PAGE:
I watched an interview with the design team years ago, on Gun’s & Ammo TV I think. Anyway they went .500” because they feared it being labeled a distractive device had they gone .510” due to the wording “over 50 caliber” of the law. Their leangle team said there was no legal president defining if .501” or .600” is over 50 caliber. So knowing they are deep pockets and a huge target for litigation played it safe and went .500” rather than risk setting case law that .501” is over 50 caliber and screwing everyone. So, they were picking their fights is why it’s .500.
    I think I've heard the same thing....dunno if it's valid but sounds about right.
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    Thanks for the 411 there Jim. I've got the itch for a fifty as I'm calling it and am in the process of learning, asking, reading, etc. I've been intrigued by the 500we and 500L. Ever since you put one of your FA's in my hand I've wanted one. But, I'm looking real hard at a Bisley 500L. Lower pressure seems like a good thing. Aside from Linebaugh. Who would you recommend for a conversion?
    A gun is like a parachute. If you need one, and don’t have one, you’ll probably never need one again

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    Quote Originally Posted by Snyd View Post
    Thanks for the 411 there Jim. I've got the itch for a fifty as I'm calling it and am in the process of learning, asking, reading, etc. I've been intrigued by the 500we and 500L. Ever since you put one of your FA's in my hand I've wanted one. But, I'm looking real hard at a Bisley 500L. Lower pressure seems like a good thing. Aside from Linebaugh. Who would you recommend for a conversion?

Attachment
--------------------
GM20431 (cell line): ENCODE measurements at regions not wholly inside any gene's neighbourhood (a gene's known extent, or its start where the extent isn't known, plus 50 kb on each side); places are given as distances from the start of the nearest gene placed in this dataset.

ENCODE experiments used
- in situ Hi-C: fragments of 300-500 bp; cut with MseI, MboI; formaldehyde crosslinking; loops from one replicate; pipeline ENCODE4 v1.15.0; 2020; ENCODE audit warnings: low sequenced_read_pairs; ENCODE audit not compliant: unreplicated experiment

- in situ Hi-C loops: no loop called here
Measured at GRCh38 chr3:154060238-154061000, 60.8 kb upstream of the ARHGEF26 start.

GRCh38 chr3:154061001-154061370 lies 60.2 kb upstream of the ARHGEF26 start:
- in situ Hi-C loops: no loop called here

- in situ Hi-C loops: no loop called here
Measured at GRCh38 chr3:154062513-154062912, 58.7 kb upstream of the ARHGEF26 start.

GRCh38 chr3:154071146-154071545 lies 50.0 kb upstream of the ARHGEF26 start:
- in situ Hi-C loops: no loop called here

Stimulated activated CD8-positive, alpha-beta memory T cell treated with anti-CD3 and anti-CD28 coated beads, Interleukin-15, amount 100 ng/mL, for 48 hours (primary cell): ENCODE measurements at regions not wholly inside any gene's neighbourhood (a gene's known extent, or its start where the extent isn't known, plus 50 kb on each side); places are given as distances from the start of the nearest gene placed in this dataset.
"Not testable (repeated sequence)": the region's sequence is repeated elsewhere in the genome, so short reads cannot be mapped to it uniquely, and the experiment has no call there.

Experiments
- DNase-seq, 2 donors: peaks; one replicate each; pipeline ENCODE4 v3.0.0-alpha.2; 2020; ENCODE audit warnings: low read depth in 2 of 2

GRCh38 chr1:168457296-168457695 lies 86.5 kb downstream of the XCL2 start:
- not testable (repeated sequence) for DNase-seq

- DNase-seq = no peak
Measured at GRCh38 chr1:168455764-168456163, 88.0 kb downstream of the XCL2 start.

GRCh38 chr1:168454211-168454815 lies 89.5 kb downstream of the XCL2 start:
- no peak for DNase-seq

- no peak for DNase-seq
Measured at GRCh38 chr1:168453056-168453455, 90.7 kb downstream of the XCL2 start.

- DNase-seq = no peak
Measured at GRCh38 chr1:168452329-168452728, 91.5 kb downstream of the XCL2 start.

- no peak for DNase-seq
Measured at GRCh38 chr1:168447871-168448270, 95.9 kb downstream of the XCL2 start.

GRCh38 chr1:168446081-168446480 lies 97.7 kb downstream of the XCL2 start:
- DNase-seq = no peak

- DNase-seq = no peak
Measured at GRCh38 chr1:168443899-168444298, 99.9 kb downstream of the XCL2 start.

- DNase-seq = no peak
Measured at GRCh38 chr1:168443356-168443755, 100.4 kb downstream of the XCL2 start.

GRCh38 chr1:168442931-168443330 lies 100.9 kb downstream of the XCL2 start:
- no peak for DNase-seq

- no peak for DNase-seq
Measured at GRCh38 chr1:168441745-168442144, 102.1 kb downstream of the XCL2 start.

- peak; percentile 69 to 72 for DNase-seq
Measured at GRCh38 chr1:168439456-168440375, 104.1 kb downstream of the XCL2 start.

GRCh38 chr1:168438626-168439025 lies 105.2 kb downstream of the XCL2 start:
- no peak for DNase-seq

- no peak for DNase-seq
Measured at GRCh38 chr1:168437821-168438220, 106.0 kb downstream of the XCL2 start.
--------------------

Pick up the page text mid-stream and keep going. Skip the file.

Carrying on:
I think Hamilton Bowen does them on Ruger frames. Be worth a try. He does good work.
    Is there nothing so sacred on this earth that you aren't willing to kill or die for?



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    Quote Originally Posted by Murphy View Post
    I think Hamilton Bowen does them on Ruger frames. Be worth a try. He does good work.
    Yes I do believe he does. Gary at Artic Gunworks here has a couple of Bowens 4" Redhawks. A 475 and a 500 ae. The only ones I've had the pleasure to see and touch.
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    I like these kinds of comparisons and would really like to see it taken one step further. An educated guess has me thinking that the 480 will be so close to the others if not out perform them in a penetration test with a same weight hard cast bullet.

    In my experience 12-1300 fps seems to be the magical velocity for penetration with hard cast bullets.....or am I nuts?

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    ADfields, thanks for the info/insight . . . makes a lot of sense.

    I can't seem to find it now, but about a year ago I stumbled across a website that showed tests of hard cast bullets, and they concluded that 1250 fps was about optimum striking velocity for penetration. Of course, it's not often that you shoot things off the muzzle, so a little leeway is nice-- say 1300-1350 fps at the muzzle. That should give you that 1200-1300 striking velocity out to about 50 yds.

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    My question is WHY LIL'GUN? For low pressure with the most velocity? The powder burns so hot it can damage the forcing cone and rifling. I am talking HEAT, not pressure.
    The difference between the calibers is only the brass needed and how calibers work in revolvers. I would never get the AE in a revolver, it is a pistol cartridge. The WE has special brass.
    The best will always be the .475 Linebaugh and .500 JRH in large calibers. No need for belts or taper crimps.